Comedy-drama series like Fleabag and Transparent show how vulnerability is as important as unlikeability and strength when it comes to portraying fictional women.
In the first episode of the HBO series Enlightened, the show’s heroine, Amy Jellicoe, learns that she’s been fired. She does not take the news well. Within minutes, she goes from pitiable victim, sobbing abjectly in a bathroom stall, to mascara-streaked fury. “Go back to your sad, fucking, little desk,” she sneers at her assistant before tracking her ex-lover and presumed betrayer to the office lobby. “I will destroy you—I will bury you—I will kill you, motherfucker!” she screams at him through the elevator doors that she somehow, in a feat of desperation, manages to pry open.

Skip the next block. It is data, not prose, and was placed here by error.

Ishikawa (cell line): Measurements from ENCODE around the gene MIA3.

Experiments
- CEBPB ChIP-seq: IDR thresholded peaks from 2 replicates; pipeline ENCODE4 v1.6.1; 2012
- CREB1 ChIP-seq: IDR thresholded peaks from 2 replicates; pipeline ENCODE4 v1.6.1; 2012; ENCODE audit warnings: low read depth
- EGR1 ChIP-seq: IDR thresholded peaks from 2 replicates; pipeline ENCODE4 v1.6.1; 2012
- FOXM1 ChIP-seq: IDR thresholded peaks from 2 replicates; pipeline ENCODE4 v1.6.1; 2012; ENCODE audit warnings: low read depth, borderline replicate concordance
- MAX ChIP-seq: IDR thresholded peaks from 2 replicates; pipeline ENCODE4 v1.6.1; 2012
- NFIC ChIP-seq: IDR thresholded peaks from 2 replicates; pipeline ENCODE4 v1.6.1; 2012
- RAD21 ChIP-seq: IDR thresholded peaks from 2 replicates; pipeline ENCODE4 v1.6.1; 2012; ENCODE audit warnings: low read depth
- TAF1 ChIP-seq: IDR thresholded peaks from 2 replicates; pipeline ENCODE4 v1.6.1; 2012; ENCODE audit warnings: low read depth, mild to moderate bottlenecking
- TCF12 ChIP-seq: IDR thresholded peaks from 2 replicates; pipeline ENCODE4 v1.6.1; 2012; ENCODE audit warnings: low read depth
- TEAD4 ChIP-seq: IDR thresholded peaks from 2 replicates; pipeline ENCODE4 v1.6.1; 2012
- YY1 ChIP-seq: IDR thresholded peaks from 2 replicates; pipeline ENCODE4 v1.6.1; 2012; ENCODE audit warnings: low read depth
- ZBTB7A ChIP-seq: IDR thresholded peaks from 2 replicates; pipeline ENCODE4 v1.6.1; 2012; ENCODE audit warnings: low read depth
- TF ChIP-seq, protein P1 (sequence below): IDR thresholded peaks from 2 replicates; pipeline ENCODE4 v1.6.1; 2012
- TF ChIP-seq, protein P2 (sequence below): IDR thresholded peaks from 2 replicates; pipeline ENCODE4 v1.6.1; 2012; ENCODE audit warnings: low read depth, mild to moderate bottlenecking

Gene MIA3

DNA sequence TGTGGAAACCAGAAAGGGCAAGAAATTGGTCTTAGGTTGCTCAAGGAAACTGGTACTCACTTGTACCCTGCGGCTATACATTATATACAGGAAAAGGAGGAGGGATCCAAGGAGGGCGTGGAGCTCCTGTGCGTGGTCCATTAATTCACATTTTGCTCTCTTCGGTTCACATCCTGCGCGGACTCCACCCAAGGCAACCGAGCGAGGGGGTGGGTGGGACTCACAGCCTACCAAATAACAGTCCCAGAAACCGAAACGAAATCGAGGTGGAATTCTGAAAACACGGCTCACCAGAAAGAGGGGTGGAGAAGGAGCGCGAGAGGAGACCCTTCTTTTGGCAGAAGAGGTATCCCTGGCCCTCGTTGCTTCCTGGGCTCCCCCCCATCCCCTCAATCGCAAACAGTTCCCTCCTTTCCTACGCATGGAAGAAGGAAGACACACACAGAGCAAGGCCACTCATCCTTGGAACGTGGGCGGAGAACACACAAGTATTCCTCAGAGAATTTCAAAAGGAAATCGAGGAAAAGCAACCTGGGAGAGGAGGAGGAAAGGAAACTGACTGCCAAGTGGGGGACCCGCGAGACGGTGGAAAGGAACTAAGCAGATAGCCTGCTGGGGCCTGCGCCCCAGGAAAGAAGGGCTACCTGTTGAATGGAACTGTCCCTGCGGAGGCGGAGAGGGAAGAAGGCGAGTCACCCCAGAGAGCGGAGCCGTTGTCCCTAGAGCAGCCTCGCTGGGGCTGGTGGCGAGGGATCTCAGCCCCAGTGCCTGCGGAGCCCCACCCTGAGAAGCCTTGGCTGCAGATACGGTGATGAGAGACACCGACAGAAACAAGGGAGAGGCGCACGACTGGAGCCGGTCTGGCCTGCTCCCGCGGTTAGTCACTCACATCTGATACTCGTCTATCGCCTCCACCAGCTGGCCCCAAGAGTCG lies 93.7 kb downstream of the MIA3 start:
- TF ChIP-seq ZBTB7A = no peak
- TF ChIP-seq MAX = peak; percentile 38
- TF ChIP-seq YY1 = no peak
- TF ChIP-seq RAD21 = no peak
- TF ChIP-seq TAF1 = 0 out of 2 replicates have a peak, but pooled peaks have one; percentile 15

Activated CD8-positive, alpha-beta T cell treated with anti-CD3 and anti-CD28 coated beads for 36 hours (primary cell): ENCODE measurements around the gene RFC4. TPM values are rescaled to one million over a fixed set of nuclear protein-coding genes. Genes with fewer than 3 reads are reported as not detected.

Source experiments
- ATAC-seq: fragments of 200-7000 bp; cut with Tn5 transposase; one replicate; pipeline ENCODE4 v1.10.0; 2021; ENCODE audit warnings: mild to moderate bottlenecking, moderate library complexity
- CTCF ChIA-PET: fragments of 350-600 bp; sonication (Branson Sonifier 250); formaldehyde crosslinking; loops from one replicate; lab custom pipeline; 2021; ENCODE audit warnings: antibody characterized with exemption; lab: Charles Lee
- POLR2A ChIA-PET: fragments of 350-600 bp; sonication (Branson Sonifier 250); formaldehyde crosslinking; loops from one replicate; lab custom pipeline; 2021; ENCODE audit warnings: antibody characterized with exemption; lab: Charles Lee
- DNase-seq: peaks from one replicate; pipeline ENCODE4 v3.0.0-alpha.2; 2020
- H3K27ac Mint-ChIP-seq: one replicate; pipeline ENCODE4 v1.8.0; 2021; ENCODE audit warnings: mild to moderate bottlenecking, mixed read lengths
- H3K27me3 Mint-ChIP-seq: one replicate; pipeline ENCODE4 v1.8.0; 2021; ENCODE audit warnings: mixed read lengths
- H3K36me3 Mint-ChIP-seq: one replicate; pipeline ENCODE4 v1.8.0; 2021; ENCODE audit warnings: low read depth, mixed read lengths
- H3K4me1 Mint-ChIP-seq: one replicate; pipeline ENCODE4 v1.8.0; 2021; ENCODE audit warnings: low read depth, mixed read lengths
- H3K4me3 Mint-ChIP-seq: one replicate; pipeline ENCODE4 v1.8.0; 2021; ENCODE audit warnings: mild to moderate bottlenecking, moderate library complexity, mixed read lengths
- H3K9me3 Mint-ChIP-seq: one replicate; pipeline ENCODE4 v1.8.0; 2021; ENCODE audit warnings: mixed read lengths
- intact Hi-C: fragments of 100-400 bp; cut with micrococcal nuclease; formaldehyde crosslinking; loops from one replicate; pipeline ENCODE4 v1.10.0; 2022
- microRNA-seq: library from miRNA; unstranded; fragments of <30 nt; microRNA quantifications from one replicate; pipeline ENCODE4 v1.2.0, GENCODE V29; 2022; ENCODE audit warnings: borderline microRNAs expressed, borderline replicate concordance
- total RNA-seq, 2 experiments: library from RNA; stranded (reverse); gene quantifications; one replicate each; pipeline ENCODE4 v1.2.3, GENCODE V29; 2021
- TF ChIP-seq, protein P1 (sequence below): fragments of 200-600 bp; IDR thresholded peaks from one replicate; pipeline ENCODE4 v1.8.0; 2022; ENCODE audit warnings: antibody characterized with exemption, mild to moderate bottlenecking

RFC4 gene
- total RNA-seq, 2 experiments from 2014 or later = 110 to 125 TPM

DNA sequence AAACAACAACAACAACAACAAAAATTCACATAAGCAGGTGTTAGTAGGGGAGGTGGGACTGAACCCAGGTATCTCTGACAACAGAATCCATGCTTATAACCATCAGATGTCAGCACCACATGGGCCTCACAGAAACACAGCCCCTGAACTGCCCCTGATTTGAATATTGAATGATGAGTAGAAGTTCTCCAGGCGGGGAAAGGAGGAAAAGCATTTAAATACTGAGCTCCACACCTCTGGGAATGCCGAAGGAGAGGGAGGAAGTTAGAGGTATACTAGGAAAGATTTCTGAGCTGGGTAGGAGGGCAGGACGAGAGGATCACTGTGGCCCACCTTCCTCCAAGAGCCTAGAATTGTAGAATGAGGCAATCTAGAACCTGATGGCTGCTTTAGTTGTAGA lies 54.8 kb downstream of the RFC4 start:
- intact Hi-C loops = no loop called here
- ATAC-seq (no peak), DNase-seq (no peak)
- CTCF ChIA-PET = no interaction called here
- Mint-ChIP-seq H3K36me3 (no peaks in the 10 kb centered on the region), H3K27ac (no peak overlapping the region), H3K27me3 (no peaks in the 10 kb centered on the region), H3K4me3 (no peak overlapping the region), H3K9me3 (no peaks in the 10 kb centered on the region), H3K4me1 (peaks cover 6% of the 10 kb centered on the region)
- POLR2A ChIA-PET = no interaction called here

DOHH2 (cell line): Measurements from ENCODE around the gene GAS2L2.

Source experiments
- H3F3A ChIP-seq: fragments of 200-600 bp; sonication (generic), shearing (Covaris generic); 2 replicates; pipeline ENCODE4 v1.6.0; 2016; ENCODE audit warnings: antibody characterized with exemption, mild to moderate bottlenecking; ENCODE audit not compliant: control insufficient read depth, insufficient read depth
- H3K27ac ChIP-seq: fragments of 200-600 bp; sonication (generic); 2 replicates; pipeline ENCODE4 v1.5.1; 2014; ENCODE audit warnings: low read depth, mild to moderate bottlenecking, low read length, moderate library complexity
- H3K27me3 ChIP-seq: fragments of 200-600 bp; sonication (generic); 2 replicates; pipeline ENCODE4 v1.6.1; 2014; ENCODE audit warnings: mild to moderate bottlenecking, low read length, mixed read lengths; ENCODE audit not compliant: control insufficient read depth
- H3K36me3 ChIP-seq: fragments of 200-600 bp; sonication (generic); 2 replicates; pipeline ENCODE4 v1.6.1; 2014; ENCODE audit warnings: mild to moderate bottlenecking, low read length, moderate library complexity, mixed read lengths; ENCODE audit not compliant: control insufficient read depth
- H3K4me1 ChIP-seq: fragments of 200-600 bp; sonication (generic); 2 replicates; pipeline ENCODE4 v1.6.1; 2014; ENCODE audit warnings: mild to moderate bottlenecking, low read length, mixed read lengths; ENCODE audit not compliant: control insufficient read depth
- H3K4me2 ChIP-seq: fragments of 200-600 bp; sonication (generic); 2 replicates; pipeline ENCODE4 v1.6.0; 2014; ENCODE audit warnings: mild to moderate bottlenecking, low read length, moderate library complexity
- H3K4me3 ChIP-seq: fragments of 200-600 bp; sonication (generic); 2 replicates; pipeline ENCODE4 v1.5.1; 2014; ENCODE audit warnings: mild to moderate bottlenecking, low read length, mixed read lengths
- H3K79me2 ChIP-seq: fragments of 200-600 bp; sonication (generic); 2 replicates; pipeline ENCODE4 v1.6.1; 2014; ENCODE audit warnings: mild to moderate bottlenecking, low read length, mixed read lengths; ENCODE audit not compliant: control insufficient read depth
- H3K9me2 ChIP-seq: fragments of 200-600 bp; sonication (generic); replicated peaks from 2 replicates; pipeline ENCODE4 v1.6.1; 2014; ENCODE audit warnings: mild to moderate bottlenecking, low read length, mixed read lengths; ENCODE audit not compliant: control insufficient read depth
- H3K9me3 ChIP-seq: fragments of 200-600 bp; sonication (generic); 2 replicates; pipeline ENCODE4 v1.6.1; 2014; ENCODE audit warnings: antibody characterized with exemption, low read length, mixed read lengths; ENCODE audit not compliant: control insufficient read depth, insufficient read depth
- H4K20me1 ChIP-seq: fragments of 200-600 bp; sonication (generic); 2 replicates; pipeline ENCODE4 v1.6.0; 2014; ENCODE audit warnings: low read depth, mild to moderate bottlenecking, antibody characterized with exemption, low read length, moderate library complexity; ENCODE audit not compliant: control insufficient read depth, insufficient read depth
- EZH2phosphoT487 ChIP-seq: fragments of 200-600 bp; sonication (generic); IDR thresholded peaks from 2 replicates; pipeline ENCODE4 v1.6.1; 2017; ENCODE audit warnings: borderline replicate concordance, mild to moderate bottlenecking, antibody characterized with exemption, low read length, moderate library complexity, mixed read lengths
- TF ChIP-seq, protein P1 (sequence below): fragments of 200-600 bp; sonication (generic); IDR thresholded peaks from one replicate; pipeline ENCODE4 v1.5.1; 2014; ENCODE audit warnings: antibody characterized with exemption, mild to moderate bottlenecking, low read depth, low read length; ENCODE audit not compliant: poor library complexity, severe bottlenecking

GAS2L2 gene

Though the scene aired five years ago, it’s still a pretty radical few minutes of television, and not just because of the ferocity of Laura Dern’s performance. What feels most striking is the series’ willingness to dramatize an extended scene of female distress for something other than a moralizing end. In this sense, Enlightened anticipates the Amazon series, Fleabag, which evinces a similar empathy toward a female character in the grip of powerfully negative emotions: anger, sadness, grief, self-doubt, shame. It’s probably no accident the two shows have almost identical promotional stills—close-ups of their protagonist’s makeup-smudged faces, staring directly to camera. Like a number of other female-centric, female-created tragicomedies to have emerged on TV in recent years—Transparent, Girls, Catastrophe, Insecure—the series also share a commitment to more compassionate portrayals of dysfunctional heroines, by suspending judgment even (or especially) when they’re at their worst.